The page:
In mid-1997, however, upon an oral directive, the imam and his crew were allowed to finish the mosque repair, though not to build the new minaret to the desired height. The act underscores the political nature of the stop order, as no mention was made in the oral directive about a “technical soil study.”

34 While no exact figures exist, the minority, on an ethnic basis, is believed to be 65 to 75 percent Turkish, 15-25 percent Pomak, and 5-10 percent Roma.

35 Information based on an unpublished manuscript on Turkish minority of Thrace written by the Greek Helsinki Monitor.

36 Rozakis, p. 113.

37 Interview, Athens, September 1997.

38 Interview, Komotini, September 1997.

39 The state in recent years has come to accept that the group is “of Turkish origin” (Tourkogeneis). Information provided by the Greek Helsinki Monitor.

40 In spite of this holding, the courts have still on occasion used the word "Turkish" in relation to the Turkish minority. For example, a 1988 order from the President of the Areios Pagos, the Greek High Court, in File Number 473, refers to Dr. Sadik Ahmet as a "Turkish doctor" from the "Turkish minority."

41 1997 International Helsinki Federation For Human Rights Annual Report (Internet Edition). Under Legal Decree 1109/72 and Laws No. 694 and 695/77, schools for the Turkish minority are to be officially called “minority schools.”

42 U.S. State Department Report on Human Rights for 1997 (Internet Edition).

43 1997 IHF Annual Report.

44 European Commission of Human Rights, Application No. 18877/91, Sad1k Ahmet against Greece, Report of the Commission, April 4, 1995, p. 11.

45 European Court of Human Rights, Case of Ahmet Sadik v. Greece (46/1995/552/638), Strasbourg, 15 November 1996, Internet edition, p. 11.

46 "Case of Ahmet Sadik v. Greece,” Greek Helsinki Monitor, Press Release, July 13, 1998. Greece has been convicted ten times by the European Court of Human Rights for violating the rights of minorities living within Greece, including those of Jehovah’s Witnesses, Catholics, Protestants, and Macedonians.

47 Interview, Xanthi, September 1997. Turanism is an ideology that arose at the end of the Ottoman Empire. It propounded the union of all Turks and Turkic peoples into one state.

48 Interview, Komotini, September 1997. Hülya Emin is now the president of the group, which voted in October 1998 to rename itself the “Turkish Scientists’ Association.”

49 Rozakis, p. 105. Mr. Rozakis, who became vice-president of the European Court of Human Rights in July 1998, puts himself in the latter camp, writing that, “These complex elements of origin, religion, and linguistic options, as well as of cultural and political ties, make this minority an ethnic minority, and not solely a religious or linguistic one.”

Mr. Rozakis wrote the article before he became deputy foreign minister, though the book was published during his tenure in the foreign ministry.

50 Rozakis, 1996, p. 116, cited in an unpublished manuscript on Turkish minority by the Greek Helsinki Monitor.

51 Ibid. The Islamist traditionalist would, naturally, identify themselves in religious terms, while the Kemalists would see themselves in ethno-national terms, as Turks.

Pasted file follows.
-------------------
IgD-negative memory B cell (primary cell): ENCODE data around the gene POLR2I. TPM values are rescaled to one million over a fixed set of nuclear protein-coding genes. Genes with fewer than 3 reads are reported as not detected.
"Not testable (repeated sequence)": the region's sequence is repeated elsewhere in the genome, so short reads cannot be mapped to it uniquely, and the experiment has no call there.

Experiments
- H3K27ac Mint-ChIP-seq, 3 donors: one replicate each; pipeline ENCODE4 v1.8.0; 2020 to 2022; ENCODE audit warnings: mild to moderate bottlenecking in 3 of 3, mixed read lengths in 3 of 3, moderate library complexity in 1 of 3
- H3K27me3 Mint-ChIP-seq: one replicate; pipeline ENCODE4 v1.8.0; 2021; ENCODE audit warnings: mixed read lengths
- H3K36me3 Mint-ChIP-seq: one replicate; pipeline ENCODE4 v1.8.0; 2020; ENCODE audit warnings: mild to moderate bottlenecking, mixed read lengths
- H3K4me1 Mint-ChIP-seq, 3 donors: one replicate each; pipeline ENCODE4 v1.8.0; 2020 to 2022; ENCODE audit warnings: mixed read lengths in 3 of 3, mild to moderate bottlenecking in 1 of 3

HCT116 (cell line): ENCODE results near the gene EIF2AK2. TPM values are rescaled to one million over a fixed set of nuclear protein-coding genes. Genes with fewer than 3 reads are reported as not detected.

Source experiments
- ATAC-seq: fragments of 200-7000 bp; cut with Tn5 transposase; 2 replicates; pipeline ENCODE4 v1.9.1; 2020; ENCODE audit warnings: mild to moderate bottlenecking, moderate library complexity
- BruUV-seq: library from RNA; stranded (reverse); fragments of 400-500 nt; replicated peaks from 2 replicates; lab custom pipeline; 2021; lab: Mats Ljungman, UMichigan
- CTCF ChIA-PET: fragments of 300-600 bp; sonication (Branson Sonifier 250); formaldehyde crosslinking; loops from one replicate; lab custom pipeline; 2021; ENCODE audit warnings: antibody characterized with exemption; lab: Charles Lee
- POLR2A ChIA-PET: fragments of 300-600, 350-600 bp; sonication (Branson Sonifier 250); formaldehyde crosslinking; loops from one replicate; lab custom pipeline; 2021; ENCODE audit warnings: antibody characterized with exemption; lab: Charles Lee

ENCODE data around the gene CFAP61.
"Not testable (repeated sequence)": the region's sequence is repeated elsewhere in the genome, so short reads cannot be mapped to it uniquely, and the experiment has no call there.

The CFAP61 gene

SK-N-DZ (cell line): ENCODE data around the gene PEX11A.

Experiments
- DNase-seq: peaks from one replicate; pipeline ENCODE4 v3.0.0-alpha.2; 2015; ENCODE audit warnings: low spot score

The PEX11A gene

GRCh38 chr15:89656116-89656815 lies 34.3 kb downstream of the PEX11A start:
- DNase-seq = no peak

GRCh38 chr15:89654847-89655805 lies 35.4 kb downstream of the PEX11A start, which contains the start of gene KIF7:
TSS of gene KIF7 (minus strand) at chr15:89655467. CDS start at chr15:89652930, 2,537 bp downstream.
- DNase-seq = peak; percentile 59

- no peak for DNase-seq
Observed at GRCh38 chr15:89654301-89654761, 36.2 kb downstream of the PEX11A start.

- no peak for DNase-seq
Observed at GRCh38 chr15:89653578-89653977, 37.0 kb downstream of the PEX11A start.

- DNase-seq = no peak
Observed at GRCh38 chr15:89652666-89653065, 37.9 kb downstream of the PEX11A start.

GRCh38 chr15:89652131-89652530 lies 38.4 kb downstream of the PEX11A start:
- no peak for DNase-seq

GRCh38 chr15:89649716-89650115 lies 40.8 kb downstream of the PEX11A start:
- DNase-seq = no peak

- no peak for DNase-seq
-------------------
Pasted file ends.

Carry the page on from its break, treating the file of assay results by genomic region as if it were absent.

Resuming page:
52 Bask1n Oran, Türk-Yunan _liskilerinde Bat1 Trakya Sorunu (The Western Thrace Question in Turco-Greek Relations), (Ankara: Bilgi Yay1nlar1, 1991), p. 120.

53 See Appendix C for a full text of the directive.

54 Ibid.

55 This evidence was presented to Human Rights Watch in 1990 and first published in Destroying Ethnic Identity: The Turks of Greece, pp. 15-16.

56 Stephanos Stavros, “Citizenship and the protection of minorities,” in Featherstone and Ifantis, Greece in a Changing Europe.

57 Greek Helsinki Monitor, Press Release, January 28, 1998. The government claims that most of the 60,000 “asked” to be deprived of their Greek citizenship.

58 Information provided by Deborah R. Mennuti, second secretary, United States Embassy, Athens, Greece, who received the data from the Greek government, and by the Greek Helsinki Monitor. According to the Greek Helsinki Monitor, 12,882 individuals lost their citizenship under Article 19 between 1976 and 1997. The Greek Helsinki Monitor bases its data on information released by Mr. Alekos Papadopoulos, minister of the interior.

According to the Greek Helsinki Monitor, the deprivation of citizenship peaked in the period 1976-79, as many ethnic Turks who had fled to Turkey after the Cyprus crisis had their citizenship revoked, and again in 1986, as an organized civil rightsmovement gained speed in the ethnic Turkish community.
The State Department Report on Human Rights for 1997 provided the following information: between 1981 and 1991, Article 19 was applied an average of 570 times a year; between 1992-1996, an average of 164 times.

59 Interview, Xanthi, September 1997.

60 Interview, Athens, September 1997.

61 Interview, Athens, September 1997. When asked why the same criteria did not apply to the Greek diaspora, many of whose members spend decades outside of Greece, Mr. Mavrikas argued on purely ethnic terms, stating that, “The difference with Greek-Americans is that they keep their ties with Greece through the Orthodox religion, through their Greek associations, the Greek embassy, culture and the archbishop. On the contrary, with non-ethnic Greeks we have people who have no ties with Greek culture.”

62 Interview, Xanthi, September 1997.

63 Information in this paragraph comes from Greek Helsinki Monitor, Press Release, June 12, 1996.

64 Interview, Athens, September 1997.